How do I get rid of termites on a small antique piece
I've heard the borax water solution works. Here's an article that discusses it:
Here is some info I found for you:
I've heard of vinegar working. In this article it says to just spray the area but I would just clean the whole piece over with a half and half solution of vinegar and water. It may alter the look of the wood a bit but that can be sanded and repaired once the infestation is taken care of: https://www.servicesutra.com/blog/get-rid-of-termites-without-chemicals-diy-pest-control-tips
Well, there is this:
or these 2 suggestions that kill termites, although you did not mention what the antique is, only that it is small, you could give the termites a quick death by freezing the piece. Otherwise expose them to extreme heat, greater than 120 degrees (which would be the oven if small enough).
Here's a link with several natural ways to get rid of them:
Exterminators often use cardboard for bait traps because it contains an organic compound called cellulose that is attractive to termites. Create your own cardboard trap by spraying three or four pieces of cardboard with water. Stack the damp cardboard together and place the trap near the furniture, which will draw the termites to the cellulose and into the dampness of the cardboard. Leave the cardboard trap in place for two to three days. Remove the trap and burn it to dispose of the trapped termites. (See References 1)
Termites prefer dark areas, so one natural approach calls for setting the furniture outdoors in the direct sunlight on a hot, sunny day. Rotate the furniture throughout the day to ensure that heat and sunlight reach any termites trying to hide. If there is no sign of rain for several days, you may wish to use the cardboard trap in conjunction with the sunlight to maximize termite removal.
If the piece of furniture is quite small and you have a large enough freezer to accommodate it, consider getting rid of your termite infestation by putting the item in the freezer. Place the furniture into a sealable garbage bag and leave in the freezer for about two weeks. Once you remove the item from the freezer, allow it to stay in the bag for two more days to keep moisture from developing on the wood as it returns to room temperature. If the furniture is too large to go into the freezer, consider removing the infested pieces, such as drawers or chair legs, and giving them the cold treatment separately.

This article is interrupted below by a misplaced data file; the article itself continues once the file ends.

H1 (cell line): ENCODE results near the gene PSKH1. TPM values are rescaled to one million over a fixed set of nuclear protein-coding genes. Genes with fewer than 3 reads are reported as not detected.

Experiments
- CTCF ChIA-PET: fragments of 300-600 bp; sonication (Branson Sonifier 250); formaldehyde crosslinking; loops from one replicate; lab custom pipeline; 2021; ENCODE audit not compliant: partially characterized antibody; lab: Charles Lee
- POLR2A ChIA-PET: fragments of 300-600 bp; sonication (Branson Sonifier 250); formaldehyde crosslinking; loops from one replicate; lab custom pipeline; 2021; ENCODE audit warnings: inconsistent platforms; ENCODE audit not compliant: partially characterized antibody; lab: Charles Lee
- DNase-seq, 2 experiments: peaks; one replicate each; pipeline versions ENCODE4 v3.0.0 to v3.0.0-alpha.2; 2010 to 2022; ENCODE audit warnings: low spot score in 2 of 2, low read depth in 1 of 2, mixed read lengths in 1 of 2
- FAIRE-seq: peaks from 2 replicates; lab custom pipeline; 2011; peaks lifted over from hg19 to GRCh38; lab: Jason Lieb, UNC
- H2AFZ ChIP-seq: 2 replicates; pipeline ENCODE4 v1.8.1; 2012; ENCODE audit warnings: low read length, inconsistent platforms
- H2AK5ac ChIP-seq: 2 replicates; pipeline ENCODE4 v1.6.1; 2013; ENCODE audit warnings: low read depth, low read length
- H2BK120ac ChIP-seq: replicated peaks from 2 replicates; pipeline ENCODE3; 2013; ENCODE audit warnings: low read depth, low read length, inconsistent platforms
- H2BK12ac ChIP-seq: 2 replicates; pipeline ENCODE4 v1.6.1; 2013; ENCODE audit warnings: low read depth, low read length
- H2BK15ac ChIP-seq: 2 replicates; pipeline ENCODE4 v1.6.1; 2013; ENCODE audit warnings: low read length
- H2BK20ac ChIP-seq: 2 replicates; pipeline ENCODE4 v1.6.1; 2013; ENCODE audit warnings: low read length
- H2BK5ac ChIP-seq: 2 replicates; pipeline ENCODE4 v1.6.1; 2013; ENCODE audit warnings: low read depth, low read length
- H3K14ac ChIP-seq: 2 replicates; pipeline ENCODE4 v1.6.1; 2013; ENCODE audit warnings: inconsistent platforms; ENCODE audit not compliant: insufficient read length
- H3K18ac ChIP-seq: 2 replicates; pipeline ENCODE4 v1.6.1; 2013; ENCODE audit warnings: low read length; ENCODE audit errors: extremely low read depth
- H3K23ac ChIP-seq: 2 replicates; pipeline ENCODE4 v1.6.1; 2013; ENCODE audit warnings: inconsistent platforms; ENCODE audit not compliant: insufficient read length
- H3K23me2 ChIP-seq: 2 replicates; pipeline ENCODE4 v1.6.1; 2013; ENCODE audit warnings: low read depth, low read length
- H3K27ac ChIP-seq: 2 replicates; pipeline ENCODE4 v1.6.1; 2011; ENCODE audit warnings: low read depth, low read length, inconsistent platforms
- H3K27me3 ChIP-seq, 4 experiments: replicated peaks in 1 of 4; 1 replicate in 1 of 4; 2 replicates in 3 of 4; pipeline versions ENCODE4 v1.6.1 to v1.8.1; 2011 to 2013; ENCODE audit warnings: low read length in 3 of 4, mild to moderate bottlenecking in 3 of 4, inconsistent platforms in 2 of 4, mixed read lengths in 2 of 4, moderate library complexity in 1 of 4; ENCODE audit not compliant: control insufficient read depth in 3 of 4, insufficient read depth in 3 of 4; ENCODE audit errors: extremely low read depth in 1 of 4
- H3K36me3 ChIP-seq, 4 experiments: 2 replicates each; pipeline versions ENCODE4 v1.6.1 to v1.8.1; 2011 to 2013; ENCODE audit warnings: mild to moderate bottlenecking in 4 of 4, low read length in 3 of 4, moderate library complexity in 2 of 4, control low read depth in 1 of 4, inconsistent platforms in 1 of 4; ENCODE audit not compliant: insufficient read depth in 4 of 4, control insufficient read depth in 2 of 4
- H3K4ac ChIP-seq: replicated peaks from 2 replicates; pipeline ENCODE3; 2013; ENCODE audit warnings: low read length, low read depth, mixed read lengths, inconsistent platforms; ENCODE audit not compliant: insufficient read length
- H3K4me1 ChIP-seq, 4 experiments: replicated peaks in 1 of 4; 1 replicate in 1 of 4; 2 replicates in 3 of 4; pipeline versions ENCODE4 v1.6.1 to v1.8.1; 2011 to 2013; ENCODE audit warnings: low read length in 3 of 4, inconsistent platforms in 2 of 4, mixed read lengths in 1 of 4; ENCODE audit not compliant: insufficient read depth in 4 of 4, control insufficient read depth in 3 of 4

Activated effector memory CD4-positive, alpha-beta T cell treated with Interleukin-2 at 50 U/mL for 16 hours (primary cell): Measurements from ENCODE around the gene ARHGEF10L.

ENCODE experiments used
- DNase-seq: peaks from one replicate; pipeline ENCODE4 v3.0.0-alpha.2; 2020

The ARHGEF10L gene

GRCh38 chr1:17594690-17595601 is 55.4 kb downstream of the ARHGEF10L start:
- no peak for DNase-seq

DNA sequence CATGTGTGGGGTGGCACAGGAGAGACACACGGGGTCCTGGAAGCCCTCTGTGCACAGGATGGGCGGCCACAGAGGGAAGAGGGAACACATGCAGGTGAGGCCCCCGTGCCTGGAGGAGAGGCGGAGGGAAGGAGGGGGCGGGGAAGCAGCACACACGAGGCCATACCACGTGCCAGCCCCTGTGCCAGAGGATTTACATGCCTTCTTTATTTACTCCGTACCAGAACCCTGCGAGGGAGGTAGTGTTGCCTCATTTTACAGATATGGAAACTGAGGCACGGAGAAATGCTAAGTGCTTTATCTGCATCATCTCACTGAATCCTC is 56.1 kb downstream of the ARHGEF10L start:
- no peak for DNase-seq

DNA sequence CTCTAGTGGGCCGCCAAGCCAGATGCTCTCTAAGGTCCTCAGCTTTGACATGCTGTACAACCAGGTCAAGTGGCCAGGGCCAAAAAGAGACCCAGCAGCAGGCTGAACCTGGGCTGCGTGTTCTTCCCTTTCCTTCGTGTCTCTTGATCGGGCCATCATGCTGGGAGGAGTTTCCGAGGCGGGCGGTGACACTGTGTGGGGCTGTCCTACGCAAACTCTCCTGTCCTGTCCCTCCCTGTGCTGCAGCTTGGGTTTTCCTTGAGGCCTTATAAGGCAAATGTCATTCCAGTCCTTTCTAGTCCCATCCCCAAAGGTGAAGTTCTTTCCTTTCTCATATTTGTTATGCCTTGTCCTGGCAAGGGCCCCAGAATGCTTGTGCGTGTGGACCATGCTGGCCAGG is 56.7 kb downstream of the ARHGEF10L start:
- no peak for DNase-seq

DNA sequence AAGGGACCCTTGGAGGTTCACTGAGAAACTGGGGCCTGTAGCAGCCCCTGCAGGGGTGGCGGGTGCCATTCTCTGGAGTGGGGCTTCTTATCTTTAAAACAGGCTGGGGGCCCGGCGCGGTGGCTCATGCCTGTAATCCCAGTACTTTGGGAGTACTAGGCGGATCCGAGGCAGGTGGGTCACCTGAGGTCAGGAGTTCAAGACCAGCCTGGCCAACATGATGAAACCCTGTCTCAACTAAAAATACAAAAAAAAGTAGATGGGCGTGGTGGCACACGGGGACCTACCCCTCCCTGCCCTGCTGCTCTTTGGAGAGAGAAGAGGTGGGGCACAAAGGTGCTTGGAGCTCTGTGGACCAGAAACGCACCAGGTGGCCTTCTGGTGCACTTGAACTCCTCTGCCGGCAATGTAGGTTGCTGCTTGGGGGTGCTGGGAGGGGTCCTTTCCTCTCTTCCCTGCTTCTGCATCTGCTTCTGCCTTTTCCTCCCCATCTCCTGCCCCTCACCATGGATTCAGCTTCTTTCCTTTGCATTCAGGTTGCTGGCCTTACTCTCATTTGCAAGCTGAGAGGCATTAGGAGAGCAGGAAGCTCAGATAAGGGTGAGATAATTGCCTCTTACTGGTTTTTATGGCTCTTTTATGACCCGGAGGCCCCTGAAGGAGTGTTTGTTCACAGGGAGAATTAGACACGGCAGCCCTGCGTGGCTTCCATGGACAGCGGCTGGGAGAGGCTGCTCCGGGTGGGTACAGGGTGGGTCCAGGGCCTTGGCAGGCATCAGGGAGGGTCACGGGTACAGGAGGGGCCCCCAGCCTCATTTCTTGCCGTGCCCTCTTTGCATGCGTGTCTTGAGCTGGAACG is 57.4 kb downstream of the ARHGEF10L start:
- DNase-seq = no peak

Termites thrive when water is present in dark areas. Move the furniture away from lingering moisture and relocate it to a dry location with sunlight. Treat the moisture problem in the room and allow the area to dry completely before returning the furniture to the location. You may find that you still need to use another method to eliminate the termites. Try the sunlight or freezing technique to treat the furniture before you return it to the room. (See References 2)
Parasitic nematodes are small worms that feed on microscopic creatures, bacteria and fungi. Certain types of nematodes are considered beneficial because they prey on other insects, such as termites. When used for insect control, they are typically added to water and sprayed on the termite nest where they then infect the termite workers or kill the queen. Purchase nematodes through specialty garden centers or online.
Hi Cindy, you can try one of these methods, hope they help you out
Hi Cindy: Check this site for some help